Opinion, politics and spiritual views

Politics etcWe all have personal viewpoints, politics and spiritual views - Just be careful who you share them with. Certain careers may require you to be careful about sharing such beliefs. Civil Servants for example must be apolitical so any posts about politics are career threatening. You should also be careful about sharing anything that could be compromising.

Harassment or bullying of others

BullyingAnything that looks like the harassment or bullying of others is never acceptable. If any potential employers see such behaviour you will be out of the running. While this may seem obvious, you need to consider how inside jokes between your friends may looks to an outsider. If something can be misinterpreted then make sure you remove it. This includes things that you have not written but are posted onto your profile/wall. If you leave such things there, you are in effect endorsing it so be careful about what you leave there.

Lies and inconsistency

LiesMake sure you provide the same information across all the different websites you use. Inconsistency with details such as your qualifications and education may concern some employers, especially if your online profiles contradict your C.V.


This is certainly something your future employer and colleagues do not need to know about. Be careful what you post on public networks and keep your private life private. You should always avoid sharing intimate pictures or videos either publically or privately. It is too easy to lose control of such media and it can be very damaging to your reputation - let alone the potential embarrassment!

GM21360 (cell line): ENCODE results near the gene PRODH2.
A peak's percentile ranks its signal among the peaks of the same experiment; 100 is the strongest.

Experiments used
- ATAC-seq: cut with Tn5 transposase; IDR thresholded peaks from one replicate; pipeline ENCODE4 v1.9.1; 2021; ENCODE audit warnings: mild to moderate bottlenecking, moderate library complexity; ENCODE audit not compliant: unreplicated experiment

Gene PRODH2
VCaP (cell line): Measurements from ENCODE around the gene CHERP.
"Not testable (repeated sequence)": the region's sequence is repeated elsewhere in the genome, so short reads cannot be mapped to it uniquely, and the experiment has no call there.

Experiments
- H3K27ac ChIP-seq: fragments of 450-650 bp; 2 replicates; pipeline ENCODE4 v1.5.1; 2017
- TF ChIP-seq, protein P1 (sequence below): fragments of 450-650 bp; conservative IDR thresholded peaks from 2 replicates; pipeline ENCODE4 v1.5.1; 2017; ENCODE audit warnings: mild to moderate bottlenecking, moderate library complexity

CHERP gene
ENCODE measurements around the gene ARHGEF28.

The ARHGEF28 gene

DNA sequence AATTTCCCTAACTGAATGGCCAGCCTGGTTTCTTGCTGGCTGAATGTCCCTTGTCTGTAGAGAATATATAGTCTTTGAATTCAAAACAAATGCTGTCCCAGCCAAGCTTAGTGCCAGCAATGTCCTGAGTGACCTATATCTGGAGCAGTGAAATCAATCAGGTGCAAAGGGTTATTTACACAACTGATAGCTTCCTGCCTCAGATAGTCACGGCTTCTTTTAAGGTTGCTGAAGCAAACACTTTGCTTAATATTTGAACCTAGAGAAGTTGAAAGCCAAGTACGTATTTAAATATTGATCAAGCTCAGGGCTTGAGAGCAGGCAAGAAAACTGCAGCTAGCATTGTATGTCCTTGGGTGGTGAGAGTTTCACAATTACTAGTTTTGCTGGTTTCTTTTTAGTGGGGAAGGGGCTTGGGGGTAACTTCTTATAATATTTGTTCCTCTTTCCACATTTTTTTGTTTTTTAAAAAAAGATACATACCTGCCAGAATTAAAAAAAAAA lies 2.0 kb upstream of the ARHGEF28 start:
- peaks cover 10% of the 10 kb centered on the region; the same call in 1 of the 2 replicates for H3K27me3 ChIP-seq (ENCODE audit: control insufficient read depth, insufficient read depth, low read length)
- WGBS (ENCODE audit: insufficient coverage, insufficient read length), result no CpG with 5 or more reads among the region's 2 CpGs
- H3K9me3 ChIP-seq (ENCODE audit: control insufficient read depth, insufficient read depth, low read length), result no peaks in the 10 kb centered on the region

DrugsSimilar to alcohol, references to drugs can negatively impact people’s perception of you. Regardless of what you think of them, most employers would not find this appropriate.

Poor grammar and spelling

Spelling and grammarNo 1 wud leik 2 c this knd of lang. frm 1 of their employees

Keep the shorthand and text speak to texts. If you are posting anything publicly, think about how it represents you. The same principle applies to any form of professional communication. If potential employers see poor spelling and grammar on your online profiles it raises questions about your language abilities.

Turning your online presence into an asset

OK. So there are a lot of things to watch out for! While this can make online social media look problematic for employability, it can also be a great asset. Employers are looking for tech-savvy graduates. Check the other useful pages:

Careers and Employability Service:

These pages were developed in collaboration with the Student Futures. The Student Futures Team support all University of Hull students and graduates with all aspects of their career from finding out what you can do with your degree to practical support with interviews, psychometric tests and assessment centres. For more information, check out their website

Lies icon by Fonte (CC BY-SA 4.0)

Fancy dress icon based on photo by Cmglee (CC BY-SA 3.0)